A variety of evidence, e.g. parent reports, scientific data and personal accounts, have shown that there appears to be problems processing sensory stimuli in Autism Spectrum Disorders (ASDs). We constructed a questionnaire to investigate this in children with ASD and those with developmental disorders (DD). A qualitative, open approach was emphasised, in order to encourage parents to discuss the extent to which they felt sensory sensitivities played a role in their children’s lives.
- Does the AS group exhibit more sensory symptoms than the DD group?
- Clarify what parents perceived to be the most difficult situations and/or places when with their child.
- Highlight the behaviours most commonly exhibited by the ASD group.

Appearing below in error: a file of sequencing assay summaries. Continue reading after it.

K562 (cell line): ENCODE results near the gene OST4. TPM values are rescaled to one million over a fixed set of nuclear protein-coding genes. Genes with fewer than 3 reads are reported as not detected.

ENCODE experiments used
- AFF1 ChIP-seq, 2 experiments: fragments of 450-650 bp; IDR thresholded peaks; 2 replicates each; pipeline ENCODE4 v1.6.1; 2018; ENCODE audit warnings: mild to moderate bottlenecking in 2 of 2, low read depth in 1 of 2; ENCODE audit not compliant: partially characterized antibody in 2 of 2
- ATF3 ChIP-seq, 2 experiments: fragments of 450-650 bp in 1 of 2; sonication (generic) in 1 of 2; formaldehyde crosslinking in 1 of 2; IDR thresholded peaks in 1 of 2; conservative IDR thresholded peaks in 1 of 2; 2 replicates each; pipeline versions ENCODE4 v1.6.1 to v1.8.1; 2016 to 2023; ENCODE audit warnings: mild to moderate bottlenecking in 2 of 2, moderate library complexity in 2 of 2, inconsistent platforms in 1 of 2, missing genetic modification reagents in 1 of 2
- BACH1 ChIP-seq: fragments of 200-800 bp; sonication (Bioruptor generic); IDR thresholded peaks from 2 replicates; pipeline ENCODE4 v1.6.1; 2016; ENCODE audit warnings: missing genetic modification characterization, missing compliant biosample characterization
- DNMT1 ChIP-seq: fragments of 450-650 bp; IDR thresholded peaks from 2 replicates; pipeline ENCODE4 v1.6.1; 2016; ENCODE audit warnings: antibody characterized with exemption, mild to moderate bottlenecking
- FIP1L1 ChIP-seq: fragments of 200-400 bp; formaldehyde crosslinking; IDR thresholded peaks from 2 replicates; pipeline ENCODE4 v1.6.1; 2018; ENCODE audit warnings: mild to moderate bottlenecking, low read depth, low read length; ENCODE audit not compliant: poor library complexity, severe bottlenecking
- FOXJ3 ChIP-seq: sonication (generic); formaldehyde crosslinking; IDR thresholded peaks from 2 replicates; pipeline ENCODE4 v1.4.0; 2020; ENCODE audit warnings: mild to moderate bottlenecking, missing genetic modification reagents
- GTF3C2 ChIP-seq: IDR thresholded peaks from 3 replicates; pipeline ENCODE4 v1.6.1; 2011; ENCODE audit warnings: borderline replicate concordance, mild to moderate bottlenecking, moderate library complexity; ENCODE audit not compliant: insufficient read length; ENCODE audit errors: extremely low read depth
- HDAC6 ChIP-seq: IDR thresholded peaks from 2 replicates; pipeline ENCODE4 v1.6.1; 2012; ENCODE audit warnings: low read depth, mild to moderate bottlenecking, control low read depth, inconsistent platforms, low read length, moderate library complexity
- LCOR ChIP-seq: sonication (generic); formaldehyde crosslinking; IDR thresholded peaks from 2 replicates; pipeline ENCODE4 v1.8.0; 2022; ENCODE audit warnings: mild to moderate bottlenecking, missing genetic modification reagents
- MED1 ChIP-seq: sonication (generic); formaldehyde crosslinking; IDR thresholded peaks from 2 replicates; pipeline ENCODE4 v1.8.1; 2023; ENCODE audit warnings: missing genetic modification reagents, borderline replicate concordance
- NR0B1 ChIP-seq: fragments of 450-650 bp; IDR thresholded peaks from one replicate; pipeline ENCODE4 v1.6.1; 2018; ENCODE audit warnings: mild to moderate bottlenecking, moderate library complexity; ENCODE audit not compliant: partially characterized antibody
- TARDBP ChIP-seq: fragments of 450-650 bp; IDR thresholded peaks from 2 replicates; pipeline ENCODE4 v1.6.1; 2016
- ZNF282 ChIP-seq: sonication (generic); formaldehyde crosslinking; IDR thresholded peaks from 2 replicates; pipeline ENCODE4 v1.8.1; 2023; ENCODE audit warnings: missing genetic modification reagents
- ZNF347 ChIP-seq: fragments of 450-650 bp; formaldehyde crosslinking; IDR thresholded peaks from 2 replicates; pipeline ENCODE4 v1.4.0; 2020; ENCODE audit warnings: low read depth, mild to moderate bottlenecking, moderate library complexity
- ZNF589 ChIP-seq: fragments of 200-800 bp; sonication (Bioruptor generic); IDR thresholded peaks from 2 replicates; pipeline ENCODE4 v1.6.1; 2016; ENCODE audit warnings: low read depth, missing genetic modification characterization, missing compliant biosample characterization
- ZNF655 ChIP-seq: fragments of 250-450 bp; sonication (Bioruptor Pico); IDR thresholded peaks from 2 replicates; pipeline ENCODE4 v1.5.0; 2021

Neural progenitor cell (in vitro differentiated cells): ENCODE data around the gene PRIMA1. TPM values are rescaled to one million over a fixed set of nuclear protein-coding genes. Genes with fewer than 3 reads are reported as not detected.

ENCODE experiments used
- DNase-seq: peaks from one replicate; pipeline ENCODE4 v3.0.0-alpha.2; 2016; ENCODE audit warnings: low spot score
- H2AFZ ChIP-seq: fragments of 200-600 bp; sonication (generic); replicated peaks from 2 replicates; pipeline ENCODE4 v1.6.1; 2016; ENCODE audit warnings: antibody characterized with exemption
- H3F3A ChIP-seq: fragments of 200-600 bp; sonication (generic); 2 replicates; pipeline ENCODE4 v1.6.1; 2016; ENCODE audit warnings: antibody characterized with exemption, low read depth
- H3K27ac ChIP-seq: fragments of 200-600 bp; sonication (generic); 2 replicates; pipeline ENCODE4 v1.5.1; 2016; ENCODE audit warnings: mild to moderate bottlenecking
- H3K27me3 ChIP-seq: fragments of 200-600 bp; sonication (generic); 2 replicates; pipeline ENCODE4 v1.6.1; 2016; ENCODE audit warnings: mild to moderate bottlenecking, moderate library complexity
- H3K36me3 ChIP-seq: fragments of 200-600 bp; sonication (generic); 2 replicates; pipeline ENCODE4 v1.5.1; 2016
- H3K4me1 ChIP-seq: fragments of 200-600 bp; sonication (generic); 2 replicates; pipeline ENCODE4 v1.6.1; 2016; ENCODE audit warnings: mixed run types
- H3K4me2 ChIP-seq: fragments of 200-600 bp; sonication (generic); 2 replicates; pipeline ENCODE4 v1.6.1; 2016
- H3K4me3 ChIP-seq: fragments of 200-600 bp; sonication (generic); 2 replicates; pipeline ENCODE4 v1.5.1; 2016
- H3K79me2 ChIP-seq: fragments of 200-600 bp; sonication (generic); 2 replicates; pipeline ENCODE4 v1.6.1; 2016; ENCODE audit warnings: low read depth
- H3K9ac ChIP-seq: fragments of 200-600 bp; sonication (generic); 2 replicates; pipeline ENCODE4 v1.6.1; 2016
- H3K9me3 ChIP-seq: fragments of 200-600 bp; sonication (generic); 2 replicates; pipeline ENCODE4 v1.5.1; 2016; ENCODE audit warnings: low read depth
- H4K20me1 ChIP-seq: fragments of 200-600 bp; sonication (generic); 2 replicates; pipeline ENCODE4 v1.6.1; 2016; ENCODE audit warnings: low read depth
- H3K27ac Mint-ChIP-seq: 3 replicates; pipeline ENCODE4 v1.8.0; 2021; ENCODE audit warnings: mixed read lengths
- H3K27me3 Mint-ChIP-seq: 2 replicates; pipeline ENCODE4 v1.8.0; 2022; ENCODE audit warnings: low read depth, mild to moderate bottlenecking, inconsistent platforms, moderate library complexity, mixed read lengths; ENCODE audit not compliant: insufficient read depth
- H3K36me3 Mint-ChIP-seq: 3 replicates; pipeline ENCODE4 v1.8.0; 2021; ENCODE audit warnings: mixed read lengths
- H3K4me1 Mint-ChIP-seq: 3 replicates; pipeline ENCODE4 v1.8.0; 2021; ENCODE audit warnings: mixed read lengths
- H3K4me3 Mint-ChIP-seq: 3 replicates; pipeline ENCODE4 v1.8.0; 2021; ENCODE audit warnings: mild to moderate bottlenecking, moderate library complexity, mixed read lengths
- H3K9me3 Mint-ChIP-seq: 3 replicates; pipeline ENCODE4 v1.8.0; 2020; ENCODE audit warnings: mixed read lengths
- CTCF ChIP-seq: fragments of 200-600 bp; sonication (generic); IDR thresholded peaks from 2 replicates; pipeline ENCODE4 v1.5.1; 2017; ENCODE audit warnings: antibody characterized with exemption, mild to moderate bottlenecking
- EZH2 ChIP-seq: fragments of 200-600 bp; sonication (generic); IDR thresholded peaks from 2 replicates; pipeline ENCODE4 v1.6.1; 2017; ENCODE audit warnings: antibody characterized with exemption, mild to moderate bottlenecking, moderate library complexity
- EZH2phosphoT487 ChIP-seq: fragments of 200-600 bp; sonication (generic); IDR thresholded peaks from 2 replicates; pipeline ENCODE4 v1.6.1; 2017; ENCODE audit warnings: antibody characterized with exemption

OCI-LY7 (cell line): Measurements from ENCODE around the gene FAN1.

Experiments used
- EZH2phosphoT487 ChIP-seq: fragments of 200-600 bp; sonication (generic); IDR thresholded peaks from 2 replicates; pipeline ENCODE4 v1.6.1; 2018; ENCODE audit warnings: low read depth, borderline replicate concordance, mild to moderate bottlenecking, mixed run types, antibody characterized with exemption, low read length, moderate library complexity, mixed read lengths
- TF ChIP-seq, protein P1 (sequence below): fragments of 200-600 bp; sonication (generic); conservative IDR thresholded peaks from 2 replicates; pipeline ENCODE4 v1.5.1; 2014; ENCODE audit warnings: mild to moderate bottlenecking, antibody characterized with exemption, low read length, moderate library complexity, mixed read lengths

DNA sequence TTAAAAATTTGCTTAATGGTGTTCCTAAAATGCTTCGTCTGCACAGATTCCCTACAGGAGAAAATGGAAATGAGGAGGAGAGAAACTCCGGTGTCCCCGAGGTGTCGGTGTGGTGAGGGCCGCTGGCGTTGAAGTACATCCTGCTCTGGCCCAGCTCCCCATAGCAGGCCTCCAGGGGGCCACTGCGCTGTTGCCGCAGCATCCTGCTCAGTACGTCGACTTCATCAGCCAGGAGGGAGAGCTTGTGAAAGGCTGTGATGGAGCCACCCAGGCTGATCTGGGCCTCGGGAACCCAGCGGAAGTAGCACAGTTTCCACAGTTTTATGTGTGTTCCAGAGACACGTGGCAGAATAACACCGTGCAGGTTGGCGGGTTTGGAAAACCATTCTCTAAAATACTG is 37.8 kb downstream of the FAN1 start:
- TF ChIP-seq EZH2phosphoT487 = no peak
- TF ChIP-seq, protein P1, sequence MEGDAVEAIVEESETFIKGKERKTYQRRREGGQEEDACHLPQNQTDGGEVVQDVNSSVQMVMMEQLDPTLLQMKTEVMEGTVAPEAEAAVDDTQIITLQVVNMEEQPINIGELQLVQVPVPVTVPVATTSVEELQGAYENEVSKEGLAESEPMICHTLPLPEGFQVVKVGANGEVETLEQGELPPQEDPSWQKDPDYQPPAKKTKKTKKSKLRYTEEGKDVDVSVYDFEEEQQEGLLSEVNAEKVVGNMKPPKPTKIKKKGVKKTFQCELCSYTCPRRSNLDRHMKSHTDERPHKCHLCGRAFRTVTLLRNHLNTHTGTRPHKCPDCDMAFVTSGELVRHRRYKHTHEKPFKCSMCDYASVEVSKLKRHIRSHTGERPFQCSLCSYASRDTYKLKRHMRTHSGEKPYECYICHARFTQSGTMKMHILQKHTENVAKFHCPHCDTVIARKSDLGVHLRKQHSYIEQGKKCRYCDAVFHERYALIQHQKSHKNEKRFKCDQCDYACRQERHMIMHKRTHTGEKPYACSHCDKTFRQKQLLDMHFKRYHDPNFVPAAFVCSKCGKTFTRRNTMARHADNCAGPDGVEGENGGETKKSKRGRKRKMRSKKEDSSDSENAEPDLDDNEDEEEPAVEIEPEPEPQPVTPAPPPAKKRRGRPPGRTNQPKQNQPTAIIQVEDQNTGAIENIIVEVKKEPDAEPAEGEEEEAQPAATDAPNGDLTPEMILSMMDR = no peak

- Determine whether there is any evidence of fluctuations in sensitivity within the same modality.
A sensory questionnaire, which was distributed to parents of children with Autism Spectrum (AS) and other developmental disorders (DD), was developed for use in this study. The questionnaire consisted of both closed and open questions.
The ASD groups exhibited significantly more sensory-sensitive behaviour in16 of the 43 closed questions (when a level of 0.05 was applied). 7 were significant when a more stringent p<0.01 was used. 76% of the ASD sample had had their hearing medically tested at a young age. Content Analysis was utilised for the replies to the open questions. Busy, sensory-laden places often proved a problem with the ASD sample. Objects were often used for sensory-stimulation (e.g. water/sand).
- The ASD group exhibited more sensory sensitivities than the DD group.
- The most difficult places appeared to be supermarkets, schools and leisure centres
- Sensory self-stimulation was common, as was aversive behaviour to stimuli.
- There was evidence of both hyper- and hypo-sensitivities within the same modality in certain participants.